Sotomayor snubs the senate in written answers to questions

Rick Moran
In a sure sign that Supreme Court nominee Sonia Sotomayor believes she has smooth sailing to being confirmed from here on out, the federal judge offered evasive and incomplete answers to a series of written questions by senators following her confirmation hearings earlier this month.

A Washington Times editorial highlights one particular issue where her answer shows her unfitness to serve:

Of particular note is Judge Sotomayor's dodge of a highly important question from Alabama's Sen. Jeff Sessions, the ranking Republican on the Senate Judiciary Committee, concerning her dissenting opinion that murderers and rapists have a right to vote while still behind bars. The relevant part of the question read as follows: "Doesn't your dissent in [the case] ignore the fact that the convict's crimes and not any state-based racial discrimination made the felons ineligible to vote?"

The judge's answer repeated her bizarrely brief opinion that "the plain terms of the statute" outlaw all racially disparate "qualifications" for voting. She wrote: "I concluded, based on the unambiguous terms of Section 2 [of the Voting Rights Act] that a law disqualifying felons from voting constitutes a 'voting qualification.' "

Never mind that every other judge on her circuit court found the question complicated enough, ambiguous enough, to spend dozens of pages discussing it. Never mind that Section 2 forbids denial of the vote "on account of race," which means "because of" -- and that nobody ever claimed felons are kept from voting because of their race. Mr. Sessions' question specifically noted that it was not the state that disqualified the felons from voting, but the felons' own actions. His question was clearly -- in her terms, "unambiguously" -- aimed at that distinction.

The Times noted, "Not one word in her written answer addressed that distinction. Her answer was not in the slightest bit responsive to the question."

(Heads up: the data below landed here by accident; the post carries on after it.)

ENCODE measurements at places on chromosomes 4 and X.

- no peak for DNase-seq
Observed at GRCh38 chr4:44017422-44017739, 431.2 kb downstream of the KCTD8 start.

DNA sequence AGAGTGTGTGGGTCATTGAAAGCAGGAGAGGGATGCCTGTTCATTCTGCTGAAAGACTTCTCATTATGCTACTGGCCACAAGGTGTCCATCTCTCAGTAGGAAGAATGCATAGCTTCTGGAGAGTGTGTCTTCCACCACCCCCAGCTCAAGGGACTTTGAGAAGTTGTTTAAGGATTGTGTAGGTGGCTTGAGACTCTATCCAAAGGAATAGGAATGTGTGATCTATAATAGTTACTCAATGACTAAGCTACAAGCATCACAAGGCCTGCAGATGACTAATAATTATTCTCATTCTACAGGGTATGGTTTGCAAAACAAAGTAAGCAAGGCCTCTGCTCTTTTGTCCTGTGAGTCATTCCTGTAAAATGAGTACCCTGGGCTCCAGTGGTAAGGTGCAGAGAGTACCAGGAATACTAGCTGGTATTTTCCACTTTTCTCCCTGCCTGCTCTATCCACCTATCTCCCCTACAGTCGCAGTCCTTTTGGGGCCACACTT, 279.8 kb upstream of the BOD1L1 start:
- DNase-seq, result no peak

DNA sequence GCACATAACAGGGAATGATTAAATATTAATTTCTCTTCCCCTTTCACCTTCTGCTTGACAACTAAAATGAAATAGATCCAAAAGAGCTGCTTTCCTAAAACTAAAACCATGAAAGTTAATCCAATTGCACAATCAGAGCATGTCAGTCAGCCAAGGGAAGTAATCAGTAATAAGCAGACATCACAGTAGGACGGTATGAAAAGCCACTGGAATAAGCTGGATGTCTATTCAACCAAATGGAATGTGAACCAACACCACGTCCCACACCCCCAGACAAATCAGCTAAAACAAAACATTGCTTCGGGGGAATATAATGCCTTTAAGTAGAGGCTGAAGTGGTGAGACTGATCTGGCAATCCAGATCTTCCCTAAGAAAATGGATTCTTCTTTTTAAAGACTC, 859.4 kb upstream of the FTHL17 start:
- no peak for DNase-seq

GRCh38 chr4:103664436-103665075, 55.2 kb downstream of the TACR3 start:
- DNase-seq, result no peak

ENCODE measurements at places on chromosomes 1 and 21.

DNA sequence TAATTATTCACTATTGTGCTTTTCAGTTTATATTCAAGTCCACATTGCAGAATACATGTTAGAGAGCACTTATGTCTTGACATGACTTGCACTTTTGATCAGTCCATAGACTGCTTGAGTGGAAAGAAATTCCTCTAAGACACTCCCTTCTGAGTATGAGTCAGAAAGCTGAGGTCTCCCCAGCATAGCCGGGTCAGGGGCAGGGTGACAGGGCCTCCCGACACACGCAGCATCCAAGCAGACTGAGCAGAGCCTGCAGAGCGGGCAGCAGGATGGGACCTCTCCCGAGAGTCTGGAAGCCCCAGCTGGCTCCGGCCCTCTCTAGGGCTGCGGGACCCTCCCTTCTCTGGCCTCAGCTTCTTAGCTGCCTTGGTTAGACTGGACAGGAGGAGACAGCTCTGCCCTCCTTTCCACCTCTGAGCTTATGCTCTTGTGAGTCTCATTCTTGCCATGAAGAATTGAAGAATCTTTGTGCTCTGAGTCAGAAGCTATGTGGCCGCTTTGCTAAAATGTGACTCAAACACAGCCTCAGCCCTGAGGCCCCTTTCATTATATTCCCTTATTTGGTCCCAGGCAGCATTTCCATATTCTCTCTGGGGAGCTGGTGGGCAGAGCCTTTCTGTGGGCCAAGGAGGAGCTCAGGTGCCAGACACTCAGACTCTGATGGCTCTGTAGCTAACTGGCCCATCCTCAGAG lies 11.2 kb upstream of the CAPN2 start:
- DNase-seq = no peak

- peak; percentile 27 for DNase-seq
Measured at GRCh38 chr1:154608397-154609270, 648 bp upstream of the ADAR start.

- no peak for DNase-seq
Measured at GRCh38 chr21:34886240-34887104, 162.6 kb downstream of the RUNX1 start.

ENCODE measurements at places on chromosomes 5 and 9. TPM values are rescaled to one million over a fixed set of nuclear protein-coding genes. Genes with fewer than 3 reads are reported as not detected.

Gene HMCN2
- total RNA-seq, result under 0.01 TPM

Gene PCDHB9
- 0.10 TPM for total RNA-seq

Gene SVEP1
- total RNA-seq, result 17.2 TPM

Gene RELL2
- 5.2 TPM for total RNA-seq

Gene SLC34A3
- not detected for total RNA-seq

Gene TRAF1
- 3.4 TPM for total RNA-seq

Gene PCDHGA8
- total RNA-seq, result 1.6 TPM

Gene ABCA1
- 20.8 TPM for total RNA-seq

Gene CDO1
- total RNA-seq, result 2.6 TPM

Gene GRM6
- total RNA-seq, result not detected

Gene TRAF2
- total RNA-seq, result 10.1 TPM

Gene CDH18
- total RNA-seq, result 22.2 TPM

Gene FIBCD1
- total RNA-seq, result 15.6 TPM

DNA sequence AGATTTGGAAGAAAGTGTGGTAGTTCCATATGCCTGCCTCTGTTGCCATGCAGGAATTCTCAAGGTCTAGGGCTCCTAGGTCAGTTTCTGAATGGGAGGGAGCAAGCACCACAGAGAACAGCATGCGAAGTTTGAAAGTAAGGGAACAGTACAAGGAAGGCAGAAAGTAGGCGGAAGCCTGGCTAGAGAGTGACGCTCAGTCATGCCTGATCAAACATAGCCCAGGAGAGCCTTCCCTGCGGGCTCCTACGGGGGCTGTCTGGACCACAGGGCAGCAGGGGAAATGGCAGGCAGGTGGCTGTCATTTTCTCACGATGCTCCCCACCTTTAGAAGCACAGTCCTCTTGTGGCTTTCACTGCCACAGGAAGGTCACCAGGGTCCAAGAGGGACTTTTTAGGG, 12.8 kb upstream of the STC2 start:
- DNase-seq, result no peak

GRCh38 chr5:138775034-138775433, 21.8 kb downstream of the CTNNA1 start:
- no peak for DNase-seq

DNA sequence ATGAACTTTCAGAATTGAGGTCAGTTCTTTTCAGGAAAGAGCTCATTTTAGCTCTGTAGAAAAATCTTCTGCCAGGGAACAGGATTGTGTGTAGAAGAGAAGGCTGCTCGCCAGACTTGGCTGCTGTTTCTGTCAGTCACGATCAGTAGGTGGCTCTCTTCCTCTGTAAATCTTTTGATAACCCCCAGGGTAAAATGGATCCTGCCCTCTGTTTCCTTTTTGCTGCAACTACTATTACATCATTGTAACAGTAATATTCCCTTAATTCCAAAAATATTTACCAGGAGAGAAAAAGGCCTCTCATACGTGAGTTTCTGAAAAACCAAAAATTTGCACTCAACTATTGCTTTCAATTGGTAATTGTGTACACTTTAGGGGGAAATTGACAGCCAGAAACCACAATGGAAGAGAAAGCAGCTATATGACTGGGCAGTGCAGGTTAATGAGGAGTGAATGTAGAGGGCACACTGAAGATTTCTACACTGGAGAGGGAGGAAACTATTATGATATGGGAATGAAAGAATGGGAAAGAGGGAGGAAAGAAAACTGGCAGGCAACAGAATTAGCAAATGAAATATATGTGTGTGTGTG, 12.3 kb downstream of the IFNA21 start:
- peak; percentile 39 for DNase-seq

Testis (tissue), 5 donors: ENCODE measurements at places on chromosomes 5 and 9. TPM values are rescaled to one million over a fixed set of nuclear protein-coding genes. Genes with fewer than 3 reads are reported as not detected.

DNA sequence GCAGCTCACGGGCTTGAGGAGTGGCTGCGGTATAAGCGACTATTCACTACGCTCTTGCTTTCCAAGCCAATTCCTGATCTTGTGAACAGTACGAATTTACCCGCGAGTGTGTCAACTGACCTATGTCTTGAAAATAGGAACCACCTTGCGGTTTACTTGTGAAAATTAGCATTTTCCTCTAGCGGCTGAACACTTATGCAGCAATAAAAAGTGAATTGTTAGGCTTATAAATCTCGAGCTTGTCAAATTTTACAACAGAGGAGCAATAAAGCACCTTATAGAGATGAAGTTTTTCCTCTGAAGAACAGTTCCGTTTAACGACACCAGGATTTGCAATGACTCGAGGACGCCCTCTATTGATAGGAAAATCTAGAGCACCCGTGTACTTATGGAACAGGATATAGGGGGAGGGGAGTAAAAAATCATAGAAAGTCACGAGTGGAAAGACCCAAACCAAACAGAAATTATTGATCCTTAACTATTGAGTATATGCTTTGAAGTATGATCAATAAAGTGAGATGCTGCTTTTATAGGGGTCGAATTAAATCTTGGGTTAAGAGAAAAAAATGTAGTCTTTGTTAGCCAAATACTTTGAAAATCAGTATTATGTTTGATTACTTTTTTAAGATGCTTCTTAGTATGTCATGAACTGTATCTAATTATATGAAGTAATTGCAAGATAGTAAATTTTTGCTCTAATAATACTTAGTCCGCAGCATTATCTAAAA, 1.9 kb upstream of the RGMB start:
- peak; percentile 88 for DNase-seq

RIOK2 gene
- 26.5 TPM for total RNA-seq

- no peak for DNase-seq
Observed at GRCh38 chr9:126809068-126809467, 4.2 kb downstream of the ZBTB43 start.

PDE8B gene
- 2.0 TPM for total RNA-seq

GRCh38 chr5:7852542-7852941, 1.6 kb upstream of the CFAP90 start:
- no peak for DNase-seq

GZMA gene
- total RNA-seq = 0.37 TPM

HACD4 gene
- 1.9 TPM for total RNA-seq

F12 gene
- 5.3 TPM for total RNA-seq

When there's a clear road ahead to confirmation, why bother with questions from mere senators?



In a sure sign that Supreme Court nominee Sonia Sotomayor believes she has smooth sailing to being confirmed from here on out, the federal judge offered evasive and incomplete answers to a series of written questions by senators following her confirmation hearings earlier this month.

A Washington Times editorial highlights one particular issue where her answer shows her unfitness to serve:

Of particular note is Judge Sotomayor's dodge of a highly important question from Alabama's Sen. Jeff Sessions, the ranking Republican on the Senate Judiciary Committee, concerning her dissenting opinion that murderers and rapists have a right to vote while still behind bars. The relevant part of the question read as follows: "Doesn't your dissent in [the case] ignore the fact that the convict's crimes and not any state-based racial discrimination made the felons ineligible to vote?"

The judge's answer repeated her bizarrely brief opinion that "the plain terms of the statute" outlaw all racially disparate "qualifications" for voting. She wrote: "I concluded, based on the unambiguous terms of Section 2 [of the Voting Rights Act] that a law disqualifying felons from voting constitutes a 'voting qualification.' "

Never mind that every other judge on her circuit court found the question complicated enough, ambiguous enough, to spend dozens of pages discussing it. Never mind that Section 2 forbids denial of the vote "on account of race," which means "because of" -- and that nobody ever claimed felons are kept from voting because of their race. Mr. Sessions' question specifically noted that it was not the state that disqualified the felons from voting, but the felons' own actions. His question was clearly -- in her terms, "unambiguously" -- aimed at that distinction.

The Times noted, "Not one word in her written answer addressed that distinction. Her answer was not in the slightest bit responsive to the question."

When there's a clear road ahead to confirmation, why bother with questions from mere senators?